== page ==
It is also not obvious why Kopanong in the Free State, Butterworth in the Eastern Cape and Bellville in the Western Cape were included among the hot spots — none of the three feature on any of the relevant top 30 station lists.

What about those left uncounted?

Much GBV data is, of course, skewed by the fact that many survivors of rape and domestic violence do not report the violence done to them to the police. The most recent data on under-reporting, now a decade old and drawn from a community-based survey conducted in Gauteng, found that although about a quarter (25.3%) of the women interviewed had experienced sexual violence in their lifetimes, only one in 25 had reported the rape to the police.

Between April 2008 and March 2009, a total of 12 093 women in Gauteng, or 0.3% of the province’s adult female population, reported an assault by an intimate partner to the police in the province. By contrast, during the same time period 18.1% of women in the province reported an experience of violence at the hands of intimate male partners to researchers.  

[WATCH] ‘I’m not a dog, I’ve got my rights’

One in three sex workers in South Africa say they’ve been raped by a police officer. Could a change in the law solve this? More here.

The police seem to have attempted to take under-reporting into account by also deriving their information from the Thuthuzela Care Centres (one-stop centres where rape can be reported and medical and psychological services can be accessed), health facilities, ‘calls related to domestic violence and gender-based violence’ (probably referring to calls made to the Gender-Based Violence Command Centre), and “other data from other departments” — a phrase so vague as to be meaningless. 

The Thuthuzela Care Centres (TCCs) may be a useful source of data — the others less so. According to the National Prosecuting Authority’s 2017/18 Annual Report, 33 973 sexual offences were attended to by the TCCs during that 12-month period. However, in 35% of adult cases,  the victim did not wish to pursue a criminal charge and wanted TCC health and counselling services only. The TCCs are, therefore, a potential source of information about under-reporting. Subsequent annual reports have not, however, made this information publicly available so it is unknown whether or not such calculations were available to the police. 

The Gender-Based Violence Command Centre is a considerably less helpful source of information — because, while it may receive many calls, only a fraction relates to GBV. In 2017/18 the Command Centre received a total of 182 354 calls, of which 1 047 were reported as GBV cases, while of the 102 286 calls in 2018/19, just 2 257 were GBV-related cases, according to the department of justice and constitutional development’s 2018/2019 annual report.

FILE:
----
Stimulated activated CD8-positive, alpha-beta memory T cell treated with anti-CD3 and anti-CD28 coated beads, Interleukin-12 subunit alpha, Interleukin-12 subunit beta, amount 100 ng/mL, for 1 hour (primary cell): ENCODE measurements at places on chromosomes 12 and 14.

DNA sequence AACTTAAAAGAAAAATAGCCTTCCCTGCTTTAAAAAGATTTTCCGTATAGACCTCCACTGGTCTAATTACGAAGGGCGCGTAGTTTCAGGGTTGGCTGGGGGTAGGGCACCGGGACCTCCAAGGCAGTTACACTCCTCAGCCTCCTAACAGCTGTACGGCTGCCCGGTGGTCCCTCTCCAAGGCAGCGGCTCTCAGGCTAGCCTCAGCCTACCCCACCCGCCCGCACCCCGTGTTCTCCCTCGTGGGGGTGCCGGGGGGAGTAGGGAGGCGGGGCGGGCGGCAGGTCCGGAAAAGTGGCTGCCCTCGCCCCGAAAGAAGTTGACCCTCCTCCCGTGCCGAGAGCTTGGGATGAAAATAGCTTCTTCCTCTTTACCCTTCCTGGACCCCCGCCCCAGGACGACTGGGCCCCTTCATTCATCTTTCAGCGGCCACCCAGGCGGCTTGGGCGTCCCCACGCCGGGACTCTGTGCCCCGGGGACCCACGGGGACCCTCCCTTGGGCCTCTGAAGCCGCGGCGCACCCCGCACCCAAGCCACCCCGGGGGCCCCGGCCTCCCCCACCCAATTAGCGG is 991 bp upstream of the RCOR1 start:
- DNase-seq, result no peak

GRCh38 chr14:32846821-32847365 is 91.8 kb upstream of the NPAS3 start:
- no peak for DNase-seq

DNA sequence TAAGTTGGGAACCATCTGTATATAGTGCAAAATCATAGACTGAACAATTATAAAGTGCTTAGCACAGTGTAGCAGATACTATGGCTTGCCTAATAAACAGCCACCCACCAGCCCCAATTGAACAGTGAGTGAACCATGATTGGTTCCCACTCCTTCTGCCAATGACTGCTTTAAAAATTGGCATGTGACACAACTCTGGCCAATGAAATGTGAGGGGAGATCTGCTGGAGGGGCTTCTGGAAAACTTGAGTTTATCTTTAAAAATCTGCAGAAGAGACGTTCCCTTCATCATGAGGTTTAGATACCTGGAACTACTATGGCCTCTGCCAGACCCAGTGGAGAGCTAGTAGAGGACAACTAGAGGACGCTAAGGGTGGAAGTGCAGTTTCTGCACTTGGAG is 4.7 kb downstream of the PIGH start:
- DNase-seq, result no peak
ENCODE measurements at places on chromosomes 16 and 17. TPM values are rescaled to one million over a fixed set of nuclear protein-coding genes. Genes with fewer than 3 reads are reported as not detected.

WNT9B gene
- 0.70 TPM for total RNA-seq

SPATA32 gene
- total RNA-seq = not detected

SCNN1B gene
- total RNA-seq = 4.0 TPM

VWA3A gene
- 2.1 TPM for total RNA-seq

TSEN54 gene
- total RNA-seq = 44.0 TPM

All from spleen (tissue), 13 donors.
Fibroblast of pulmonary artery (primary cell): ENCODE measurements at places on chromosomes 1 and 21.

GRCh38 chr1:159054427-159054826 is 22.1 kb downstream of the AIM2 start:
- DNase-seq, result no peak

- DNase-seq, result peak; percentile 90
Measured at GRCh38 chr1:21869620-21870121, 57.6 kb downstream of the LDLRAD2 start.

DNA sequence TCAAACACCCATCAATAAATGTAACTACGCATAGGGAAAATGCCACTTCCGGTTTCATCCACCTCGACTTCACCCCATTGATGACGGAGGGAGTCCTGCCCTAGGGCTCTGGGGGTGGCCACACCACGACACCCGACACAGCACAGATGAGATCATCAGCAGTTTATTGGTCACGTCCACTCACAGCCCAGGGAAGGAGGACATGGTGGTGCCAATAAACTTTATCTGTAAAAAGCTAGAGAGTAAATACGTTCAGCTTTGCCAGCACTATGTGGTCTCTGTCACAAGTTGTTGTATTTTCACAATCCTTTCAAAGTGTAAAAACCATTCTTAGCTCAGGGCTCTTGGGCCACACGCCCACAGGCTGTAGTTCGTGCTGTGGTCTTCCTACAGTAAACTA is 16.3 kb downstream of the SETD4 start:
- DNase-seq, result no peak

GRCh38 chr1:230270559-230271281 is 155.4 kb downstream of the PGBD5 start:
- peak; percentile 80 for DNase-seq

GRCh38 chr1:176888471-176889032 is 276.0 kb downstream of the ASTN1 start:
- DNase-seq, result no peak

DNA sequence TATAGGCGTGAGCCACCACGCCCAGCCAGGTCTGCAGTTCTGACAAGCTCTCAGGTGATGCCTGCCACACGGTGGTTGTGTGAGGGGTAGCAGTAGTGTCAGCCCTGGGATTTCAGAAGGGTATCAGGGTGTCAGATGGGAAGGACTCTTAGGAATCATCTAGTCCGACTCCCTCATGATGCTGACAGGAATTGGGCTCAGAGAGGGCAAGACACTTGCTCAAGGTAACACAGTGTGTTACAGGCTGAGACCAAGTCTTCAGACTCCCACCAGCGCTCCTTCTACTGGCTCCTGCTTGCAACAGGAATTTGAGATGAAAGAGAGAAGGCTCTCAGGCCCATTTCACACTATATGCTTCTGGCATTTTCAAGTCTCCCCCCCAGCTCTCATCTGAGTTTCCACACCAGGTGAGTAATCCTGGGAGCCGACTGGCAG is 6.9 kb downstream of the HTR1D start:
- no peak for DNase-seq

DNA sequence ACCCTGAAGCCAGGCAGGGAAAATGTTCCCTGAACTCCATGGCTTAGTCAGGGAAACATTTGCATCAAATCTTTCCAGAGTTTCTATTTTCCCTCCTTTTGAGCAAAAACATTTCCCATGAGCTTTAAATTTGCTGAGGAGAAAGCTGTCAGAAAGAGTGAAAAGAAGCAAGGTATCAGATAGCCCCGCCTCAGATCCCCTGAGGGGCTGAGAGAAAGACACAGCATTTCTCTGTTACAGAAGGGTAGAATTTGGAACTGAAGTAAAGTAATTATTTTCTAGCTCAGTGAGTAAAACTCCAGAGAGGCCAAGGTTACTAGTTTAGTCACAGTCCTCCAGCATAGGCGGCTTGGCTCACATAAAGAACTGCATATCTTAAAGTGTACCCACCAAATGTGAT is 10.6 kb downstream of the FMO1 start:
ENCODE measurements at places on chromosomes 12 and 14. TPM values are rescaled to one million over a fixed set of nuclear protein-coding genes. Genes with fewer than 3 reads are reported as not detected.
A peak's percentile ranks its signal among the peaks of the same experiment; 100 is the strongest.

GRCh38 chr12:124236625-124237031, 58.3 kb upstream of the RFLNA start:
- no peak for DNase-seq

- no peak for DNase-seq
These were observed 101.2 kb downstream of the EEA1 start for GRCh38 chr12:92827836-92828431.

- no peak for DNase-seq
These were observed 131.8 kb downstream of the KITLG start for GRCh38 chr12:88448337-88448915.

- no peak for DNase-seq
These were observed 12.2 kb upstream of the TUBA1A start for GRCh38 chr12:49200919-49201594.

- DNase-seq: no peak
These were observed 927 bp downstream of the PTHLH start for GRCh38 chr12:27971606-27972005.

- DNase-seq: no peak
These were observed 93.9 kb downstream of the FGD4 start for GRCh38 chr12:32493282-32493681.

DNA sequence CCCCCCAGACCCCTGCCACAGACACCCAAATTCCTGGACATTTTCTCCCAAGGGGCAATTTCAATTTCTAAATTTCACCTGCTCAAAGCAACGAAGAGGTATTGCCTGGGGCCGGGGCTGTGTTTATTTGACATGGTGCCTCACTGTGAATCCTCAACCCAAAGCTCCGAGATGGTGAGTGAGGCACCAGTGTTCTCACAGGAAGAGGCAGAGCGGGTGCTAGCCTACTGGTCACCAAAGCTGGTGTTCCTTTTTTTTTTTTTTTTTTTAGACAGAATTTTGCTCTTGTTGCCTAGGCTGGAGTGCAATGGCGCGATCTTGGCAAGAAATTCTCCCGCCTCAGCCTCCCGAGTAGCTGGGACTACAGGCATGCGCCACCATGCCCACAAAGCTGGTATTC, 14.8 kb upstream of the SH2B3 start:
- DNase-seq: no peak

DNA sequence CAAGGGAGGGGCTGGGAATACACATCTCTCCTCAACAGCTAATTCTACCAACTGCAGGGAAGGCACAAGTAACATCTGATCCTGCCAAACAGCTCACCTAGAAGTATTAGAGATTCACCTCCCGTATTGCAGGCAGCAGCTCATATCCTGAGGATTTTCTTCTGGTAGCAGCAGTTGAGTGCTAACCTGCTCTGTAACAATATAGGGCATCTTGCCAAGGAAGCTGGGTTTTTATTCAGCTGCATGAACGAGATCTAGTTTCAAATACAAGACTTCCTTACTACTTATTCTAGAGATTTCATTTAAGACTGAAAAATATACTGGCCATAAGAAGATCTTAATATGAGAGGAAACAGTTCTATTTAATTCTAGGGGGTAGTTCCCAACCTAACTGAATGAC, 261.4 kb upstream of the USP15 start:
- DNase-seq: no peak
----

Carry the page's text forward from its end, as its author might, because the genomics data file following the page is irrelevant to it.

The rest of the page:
Disorganised data hides the need for help in rural provinces

It is not only messy data, compiled on the basis of unexplained reasoning, that raises questions about how the hot spots were identified; it is also the failure to control for population size. Not doing so utterly disadvantages the Northern Cape and its small population. 

Systems of ranking informed only by the total number of cases reported are going to produce lists with a predominance of stations serving densely populated areas. To correct for this, it is necessary to look at the number of crimes relative to the size of the population.  

For example, 150 rapes were reported over a period of a year at station A, while 400 rapes were reported at station B. Station B may look as if it has the bigger problem — until one takes into account that station A serves a population of 2 000 people and station B a population of 20 000. This means that 8% of the population reported being raped at station A, while the proportion reporting rape at station B was 2%. Station A is therefore the hot spot even though the total number of rapes is lower than the number reported at station B. 

Not having adjusted station figures for population size may help explain why 24 of the 30 hot spots are found in the three most populous provinces and none in the least populated province.

Identifying where women are at particular risk of GBV, and taking action accordingly, can make a tremendous contribution to addressing violence. But you need to be sure you’ve pinpointed the right spots. Whether the police have in fact identified such hot spots of violence is open to debate.

Lisa Vetten is a research and project consultant in the faculty of humanities at the University of Johannesburg where she works on the ‘Gendered Violence and Urban Transformation in India and South Africa’ study.

Lisa Vetten is a research and project consultant in the faculty of humanities at the University of Johannesburg where she works on the ‘Gendered Violence and Urban Transformation in India and South Africa’ study.